Sunday, June 6, 2010

Striving for equality in American life
Nicolaus Mills
Friday 4 June 2010 20.00 BST

Forty-five years ago, a speech by Lyndon Johnson made affirmative action central to life in the US. It remains important

At a time when affirmative action programmes remain so controversial that President Obama seeks to protect himself from criticism by saying his daughters should not benefit from them in applying to college, we need to step back in time and remember the Lyndon Johnson speech that made affirmative action central to American life. The speech was delivered 45 years ago at the June 4, 1965, Howard University commencement.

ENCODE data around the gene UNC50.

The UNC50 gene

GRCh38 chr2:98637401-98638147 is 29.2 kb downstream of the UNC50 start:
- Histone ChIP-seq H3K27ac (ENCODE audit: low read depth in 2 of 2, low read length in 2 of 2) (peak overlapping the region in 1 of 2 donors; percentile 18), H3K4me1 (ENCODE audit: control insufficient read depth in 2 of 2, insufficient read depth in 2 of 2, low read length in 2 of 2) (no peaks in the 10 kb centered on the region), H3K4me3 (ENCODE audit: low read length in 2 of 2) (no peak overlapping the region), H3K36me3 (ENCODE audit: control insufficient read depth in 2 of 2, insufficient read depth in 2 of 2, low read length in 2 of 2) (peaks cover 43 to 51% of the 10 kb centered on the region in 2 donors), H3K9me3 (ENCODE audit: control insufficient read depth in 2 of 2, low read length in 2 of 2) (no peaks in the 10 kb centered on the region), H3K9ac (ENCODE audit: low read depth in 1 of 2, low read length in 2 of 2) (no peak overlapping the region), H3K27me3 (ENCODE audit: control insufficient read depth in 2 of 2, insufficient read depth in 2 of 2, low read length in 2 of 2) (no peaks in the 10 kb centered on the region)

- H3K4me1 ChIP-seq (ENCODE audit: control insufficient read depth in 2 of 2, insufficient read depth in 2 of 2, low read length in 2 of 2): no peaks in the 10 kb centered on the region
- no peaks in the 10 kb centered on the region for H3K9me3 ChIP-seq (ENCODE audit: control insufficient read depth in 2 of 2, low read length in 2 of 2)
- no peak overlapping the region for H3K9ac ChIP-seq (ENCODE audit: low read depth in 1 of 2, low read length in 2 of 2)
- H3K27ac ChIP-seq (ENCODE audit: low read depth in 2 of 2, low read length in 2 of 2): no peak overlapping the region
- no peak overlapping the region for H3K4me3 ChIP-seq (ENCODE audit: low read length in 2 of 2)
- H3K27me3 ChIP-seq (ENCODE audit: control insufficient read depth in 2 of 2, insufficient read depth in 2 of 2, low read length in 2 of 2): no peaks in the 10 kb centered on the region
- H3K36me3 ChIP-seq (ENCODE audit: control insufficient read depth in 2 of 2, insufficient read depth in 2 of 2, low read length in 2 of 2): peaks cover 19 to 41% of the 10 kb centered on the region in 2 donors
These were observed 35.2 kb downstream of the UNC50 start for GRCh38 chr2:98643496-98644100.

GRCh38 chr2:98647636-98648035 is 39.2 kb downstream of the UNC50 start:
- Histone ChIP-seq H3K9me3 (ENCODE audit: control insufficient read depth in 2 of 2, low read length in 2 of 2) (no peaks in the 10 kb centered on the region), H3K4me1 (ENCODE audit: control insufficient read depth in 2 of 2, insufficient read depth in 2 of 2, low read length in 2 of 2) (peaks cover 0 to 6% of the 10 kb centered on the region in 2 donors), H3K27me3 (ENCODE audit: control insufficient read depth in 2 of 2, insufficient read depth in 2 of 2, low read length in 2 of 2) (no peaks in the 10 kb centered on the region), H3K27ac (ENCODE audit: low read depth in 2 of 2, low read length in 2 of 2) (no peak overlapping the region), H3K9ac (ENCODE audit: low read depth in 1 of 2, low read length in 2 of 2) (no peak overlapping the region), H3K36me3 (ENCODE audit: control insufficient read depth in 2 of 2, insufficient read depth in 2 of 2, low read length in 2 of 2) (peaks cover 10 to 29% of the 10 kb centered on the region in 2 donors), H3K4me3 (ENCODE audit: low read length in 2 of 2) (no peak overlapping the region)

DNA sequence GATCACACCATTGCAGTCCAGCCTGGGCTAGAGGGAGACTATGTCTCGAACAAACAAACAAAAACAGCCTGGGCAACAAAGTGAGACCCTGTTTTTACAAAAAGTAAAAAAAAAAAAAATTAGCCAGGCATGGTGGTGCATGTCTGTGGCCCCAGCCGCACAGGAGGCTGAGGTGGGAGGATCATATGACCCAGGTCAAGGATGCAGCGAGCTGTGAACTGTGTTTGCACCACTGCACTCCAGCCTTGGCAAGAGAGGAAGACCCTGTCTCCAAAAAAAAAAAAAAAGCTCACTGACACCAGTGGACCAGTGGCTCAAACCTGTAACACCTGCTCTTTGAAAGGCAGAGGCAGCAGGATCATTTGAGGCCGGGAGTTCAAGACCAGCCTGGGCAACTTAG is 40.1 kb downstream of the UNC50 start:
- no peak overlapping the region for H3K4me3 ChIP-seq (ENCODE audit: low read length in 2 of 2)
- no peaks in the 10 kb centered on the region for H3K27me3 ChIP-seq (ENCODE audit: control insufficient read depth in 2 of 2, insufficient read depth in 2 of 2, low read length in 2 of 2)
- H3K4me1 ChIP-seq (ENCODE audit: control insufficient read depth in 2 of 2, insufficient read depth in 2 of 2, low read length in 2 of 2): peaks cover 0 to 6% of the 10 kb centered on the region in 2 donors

The principal author of the speech was Richard N Goodwin, who had previously been a White House adviser for President Kennedy, but the speech was not Goodwin's alone, as he acknowledged in his memoir Remembering America. Early drafts were shown around the White House to Bill Moyers, Daniel Patrick Moynihan, Jack Valenti, and later Goodwin read drafts of the speech over the phone to, among others, Martin Luther King, Roy Wilkins of the NAACP, and Whitney Young of the Urban League.

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